Homeowners these days are accustomed to having an attached garage, and the garage door is how many of us come and go from our house. It’s a great convenience, but is it also weak point for thieves to gain access to our house?
Researchers have proven that garage doors, traditional or smart, can be hacked. Traditional garage doors with rolling codes can be hacked by jamming a receiver and recording a transmitted signal. Smart garage door openers can be hacked the same way or through their internet connection.
If that sounds technical, that’s because it is. Hacking a garage door requires using specialized equipment, and it a lot more work than the brute force method of breaking open a door. Read on to learn more about how these hacks work and how you can protect yourself.
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How Does Garage Door Opener Security Work?
To fully answer this question, we need to look at the three types of openers that garage doors opener have used and still use.
There are three types:
- Fixed Code
- Rolling Code
- Smart (Internet Based)
Fixed Code Garage Door Opener Security
I’m hoping that this section is just a walk-through history for you, and not what you currently have.
What is a fixed code garage door opener?
Garage door openers in the 20th century (prior to 1995 to be exact) used fixed codes to open garage doors. This type of security was phased out once manufacturers realized that it wasn’t very secure.
Fixed code garage openers were only sold prior to 1997 and had dip switches in the remote that would need to be set to match a code on the garage opener. The same code is used every time to open or close the garage door.
These codes were very short in length; between 8 to 12 bits. Other than matching the bit sequence, there was really no other security.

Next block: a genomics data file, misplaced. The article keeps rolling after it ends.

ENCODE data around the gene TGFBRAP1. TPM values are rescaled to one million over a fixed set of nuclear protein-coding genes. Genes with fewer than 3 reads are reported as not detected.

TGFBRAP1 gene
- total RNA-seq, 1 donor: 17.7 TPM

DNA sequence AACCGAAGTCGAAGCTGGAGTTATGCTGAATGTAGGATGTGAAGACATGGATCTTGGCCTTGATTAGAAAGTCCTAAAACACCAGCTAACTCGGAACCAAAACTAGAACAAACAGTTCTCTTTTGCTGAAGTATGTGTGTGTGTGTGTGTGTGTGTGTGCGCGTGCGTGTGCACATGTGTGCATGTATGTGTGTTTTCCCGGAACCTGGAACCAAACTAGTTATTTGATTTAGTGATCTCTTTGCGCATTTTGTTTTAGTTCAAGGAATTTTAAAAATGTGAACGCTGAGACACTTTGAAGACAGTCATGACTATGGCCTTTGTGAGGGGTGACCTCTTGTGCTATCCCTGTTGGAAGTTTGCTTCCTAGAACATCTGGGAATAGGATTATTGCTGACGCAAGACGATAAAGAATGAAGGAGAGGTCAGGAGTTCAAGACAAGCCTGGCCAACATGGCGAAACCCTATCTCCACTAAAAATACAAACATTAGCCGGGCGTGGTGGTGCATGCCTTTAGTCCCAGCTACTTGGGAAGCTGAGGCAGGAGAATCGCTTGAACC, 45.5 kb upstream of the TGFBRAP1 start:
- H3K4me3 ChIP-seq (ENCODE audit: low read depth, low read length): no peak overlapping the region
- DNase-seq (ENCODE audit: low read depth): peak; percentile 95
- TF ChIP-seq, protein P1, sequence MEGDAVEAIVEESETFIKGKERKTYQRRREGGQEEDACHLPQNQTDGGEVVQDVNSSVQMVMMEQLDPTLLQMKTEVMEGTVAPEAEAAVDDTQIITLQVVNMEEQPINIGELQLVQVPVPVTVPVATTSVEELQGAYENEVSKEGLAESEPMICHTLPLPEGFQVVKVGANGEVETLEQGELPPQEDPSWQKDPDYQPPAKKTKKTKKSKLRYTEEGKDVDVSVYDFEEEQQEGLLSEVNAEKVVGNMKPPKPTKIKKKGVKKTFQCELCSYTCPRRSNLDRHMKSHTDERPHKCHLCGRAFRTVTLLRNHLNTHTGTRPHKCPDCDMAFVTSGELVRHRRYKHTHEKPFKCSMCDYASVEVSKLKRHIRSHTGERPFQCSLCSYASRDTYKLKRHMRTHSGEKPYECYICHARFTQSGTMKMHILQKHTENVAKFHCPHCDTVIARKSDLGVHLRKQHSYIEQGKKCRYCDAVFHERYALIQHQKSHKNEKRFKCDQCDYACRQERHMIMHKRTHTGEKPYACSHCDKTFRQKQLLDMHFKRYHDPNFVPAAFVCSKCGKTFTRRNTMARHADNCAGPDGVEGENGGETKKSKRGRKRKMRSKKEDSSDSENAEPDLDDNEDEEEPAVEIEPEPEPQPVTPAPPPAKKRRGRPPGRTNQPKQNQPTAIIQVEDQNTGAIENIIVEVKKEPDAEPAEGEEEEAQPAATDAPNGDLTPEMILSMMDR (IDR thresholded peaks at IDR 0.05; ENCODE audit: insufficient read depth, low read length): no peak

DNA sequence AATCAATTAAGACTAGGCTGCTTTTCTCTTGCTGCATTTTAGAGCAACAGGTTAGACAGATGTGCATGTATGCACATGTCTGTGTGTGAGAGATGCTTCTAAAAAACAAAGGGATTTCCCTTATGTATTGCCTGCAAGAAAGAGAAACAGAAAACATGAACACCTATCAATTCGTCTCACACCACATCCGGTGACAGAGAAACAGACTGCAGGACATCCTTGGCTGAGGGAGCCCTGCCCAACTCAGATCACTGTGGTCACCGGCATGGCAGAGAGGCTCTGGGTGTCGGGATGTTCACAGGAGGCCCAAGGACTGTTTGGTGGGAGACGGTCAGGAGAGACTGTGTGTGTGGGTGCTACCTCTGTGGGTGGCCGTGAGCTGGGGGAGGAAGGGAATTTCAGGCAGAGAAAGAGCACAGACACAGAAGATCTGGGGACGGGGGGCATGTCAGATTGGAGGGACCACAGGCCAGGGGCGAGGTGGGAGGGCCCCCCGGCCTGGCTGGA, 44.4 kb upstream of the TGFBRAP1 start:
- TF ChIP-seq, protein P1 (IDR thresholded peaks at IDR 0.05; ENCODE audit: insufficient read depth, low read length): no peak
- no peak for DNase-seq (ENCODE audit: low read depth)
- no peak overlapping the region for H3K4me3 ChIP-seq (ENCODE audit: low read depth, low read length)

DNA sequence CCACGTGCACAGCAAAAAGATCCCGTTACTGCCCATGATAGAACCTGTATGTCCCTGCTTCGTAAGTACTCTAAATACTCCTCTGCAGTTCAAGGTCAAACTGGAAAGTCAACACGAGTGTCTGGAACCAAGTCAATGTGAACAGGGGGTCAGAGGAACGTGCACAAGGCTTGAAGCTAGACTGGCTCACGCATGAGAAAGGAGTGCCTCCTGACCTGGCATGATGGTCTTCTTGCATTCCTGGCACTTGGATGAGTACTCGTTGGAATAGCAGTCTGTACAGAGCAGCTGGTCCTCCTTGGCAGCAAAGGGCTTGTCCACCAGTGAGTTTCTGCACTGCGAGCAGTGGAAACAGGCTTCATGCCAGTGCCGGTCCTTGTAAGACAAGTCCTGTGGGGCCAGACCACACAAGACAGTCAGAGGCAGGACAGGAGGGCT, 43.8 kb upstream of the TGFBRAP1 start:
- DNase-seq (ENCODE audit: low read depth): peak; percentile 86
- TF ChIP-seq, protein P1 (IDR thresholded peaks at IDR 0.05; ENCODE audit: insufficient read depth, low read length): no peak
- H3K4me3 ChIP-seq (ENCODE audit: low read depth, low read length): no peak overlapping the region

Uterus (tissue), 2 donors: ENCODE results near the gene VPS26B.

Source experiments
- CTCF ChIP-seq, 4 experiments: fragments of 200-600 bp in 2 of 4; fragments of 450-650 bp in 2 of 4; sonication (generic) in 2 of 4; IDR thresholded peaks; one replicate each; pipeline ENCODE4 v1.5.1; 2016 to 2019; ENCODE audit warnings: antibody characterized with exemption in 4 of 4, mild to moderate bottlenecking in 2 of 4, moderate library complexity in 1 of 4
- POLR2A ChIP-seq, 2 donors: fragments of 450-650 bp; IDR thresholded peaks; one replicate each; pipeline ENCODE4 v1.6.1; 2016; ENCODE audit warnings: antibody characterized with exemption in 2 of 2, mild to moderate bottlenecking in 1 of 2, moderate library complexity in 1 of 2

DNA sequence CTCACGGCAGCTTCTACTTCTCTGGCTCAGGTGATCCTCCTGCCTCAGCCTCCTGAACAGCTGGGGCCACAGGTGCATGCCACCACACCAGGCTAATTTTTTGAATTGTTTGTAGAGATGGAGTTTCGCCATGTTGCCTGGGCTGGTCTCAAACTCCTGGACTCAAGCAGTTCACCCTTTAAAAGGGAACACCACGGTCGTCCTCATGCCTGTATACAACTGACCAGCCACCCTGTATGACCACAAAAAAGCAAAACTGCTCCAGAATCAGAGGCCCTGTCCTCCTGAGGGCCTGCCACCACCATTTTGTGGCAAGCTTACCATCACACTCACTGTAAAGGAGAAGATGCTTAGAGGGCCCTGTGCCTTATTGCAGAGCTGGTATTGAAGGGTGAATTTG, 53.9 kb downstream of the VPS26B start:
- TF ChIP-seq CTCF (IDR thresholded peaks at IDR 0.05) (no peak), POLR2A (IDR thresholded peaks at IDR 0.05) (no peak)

These openers allowed for 4,096 different codes at most. The idea was to avoid interference you’re your neighbors garage doors. As long as they used different codes, no problem! You would avoid opening their garage and your garage at the same time. There were enough codes that this usually worked.
These systems were not designed to be secure. Manufacturers did not have security in mind. The number of codes was small enough that anybody with a remote-control transmitter on the right frequency could just start flipping the DIP switches and work their way through all the possible codes until they found one the one that worked. More sophisticated intruders could use a software defined radio that automatically transmitted every possible code in under a minute. Way under a minute!
Fixed Code Garage Door Openers have no security! With modern technology, these types of doors can be hacked in less 10 seconds.
Fortunately, this technology hasn’t been sold for over two decades and is getting old enough that most units are breaking down and requiring replacing.
All you would have to do is determine which frequency the garage door opener used, and brute force all the possible sequences with your own transmitter. These garage door openers didn’t have a lock out feature after a certain number of failed attempts.
Rolling Code Garage Door Opener Security
Fortunately, security has come a long way in recent since then. After fixed code garage door openers came rolling code garage door openers, which are still in use today. Rolling code garage door openers can be hacked, but it takes a bit more work.
Every time you press the open/close button on your remote, a unique code is sent which can never be used again. That means if someone has the technology to record the code you sent, they won’t be able to reuse it. This is called a replay attack.